Fall On Your Knees was voted out today! I wanted it to happen, and even I’m shocked. It never would have occurred to me that the panelists, these panelists anyway, would have been that strategic. Everybody in the studio and online were just as surprised as I was. Perdita Felicien was such a forceful advocate that I was worried her personality alone might carry the day.
Like Mr. Beattie I’ve found cause to slam my head against my desk more than once during this year’s debates. Seeing Nikolski criticized for being too difficult and requiring the reader to do too much work, but also for being “thin” is what’s given me my forehead welt. None of the panelists has mentioned Lazer Lederhendler’s translation as the cause of the difficulty, and a good thing too, because it was absolutely amazing. It’s not my idea of a difficult book, and part of me weeps that others find it so, but to hear it decried as too hard, and then almost in same breath as not substantial enough? My forehead and desk are now well known to one another. (And I can’t help but think that when the panelists describe Nikolski as “thin”, they mean that it isn’t very earnest; all the other books, with the possible exception of Generation X, have had earnestness dripping from their ears.)
After every day’s debate, the CBC holds a moderated chat on their website to discuss what was said. They’ve been held at 3pm, which is the single worst time of the day for me because of my work schedule, but I made a point of dropping in for the first half today. I think the chat is a great idea, but like a lot of these things run by large media agencies, they erred on the side of paranoia in their moderation rather than on the side of trust, and it wound up being mostly a way too chipper conversation between the two moderators. As a veteran of online chatting, I’ve seen it handled any number of ways. My preferred method is to put up clear rules of conduct and then allow folks to post freely, unless they say something that violates the rules, at which point moderation tactics like censoring or banning come into play. The CBC requires that every single comment be approved by a moderator, and only a handful make it through, which is pretty standard for media and “industry” moderated chats, but kind of disappointing nonetheless. The best way I’ve seen it handled so far is by the folks at The Agenda. What they do is require that every post be approved, but they approve all posts that do not contain offensive content, and eventually allow trusted commenters to post without restriction. In this way the show’s viewers actually wind up doing most of the talking, with the moderators steering the discussion rather than dominating it. Things may not work the same way with a greater number of people in the chat room, but it feels more like participation rather than just observation.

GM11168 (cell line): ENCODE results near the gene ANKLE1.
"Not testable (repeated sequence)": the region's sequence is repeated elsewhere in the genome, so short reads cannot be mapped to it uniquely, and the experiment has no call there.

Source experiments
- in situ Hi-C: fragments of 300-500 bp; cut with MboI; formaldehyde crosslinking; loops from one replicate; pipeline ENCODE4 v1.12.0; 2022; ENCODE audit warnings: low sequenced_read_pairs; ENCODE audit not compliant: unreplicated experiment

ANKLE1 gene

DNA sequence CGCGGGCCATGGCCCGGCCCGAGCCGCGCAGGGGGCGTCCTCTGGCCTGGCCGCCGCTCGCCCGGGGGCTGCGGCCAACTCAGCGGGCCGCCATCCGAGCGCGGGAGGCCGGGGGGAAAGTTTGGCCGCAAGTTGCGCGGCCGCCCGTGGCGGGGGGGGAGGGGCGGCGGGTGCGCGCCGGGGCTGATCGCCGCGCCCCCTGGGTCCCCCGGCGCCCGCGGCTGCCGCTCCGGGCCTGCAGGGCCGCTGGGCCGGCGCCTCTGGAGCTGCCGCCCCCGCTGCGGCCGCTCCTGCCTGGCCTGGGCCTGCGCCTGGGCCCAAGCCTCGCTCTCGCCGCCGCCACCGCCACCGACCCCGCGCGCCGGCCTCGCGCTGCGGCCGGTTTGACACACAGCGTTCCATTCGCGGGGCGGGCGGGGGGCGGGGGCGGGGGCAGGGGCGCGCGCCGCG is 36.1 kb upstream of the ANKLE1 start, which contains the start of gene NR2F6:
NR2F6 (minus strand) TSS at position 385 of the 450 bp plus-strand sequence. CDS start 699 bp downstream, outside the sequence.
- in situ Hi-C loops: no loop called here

With only one day left to go in Canada Reads, it’s time to make predictions. I think Roland Pemberton will throw his lot in with Michel Vézina and the deserving Nikolski. Perdita Felicien, who has said more than once that she found Good to a Fault boring, will back The Jade Peony, leaving Simi Sara to cast the deciding ballot. I have little doubt that vote will go to Samantha Nutt and Wayson Choy’s The Jade Peony, leaving Canada primed to read a dull book that’s clearly Good For Us.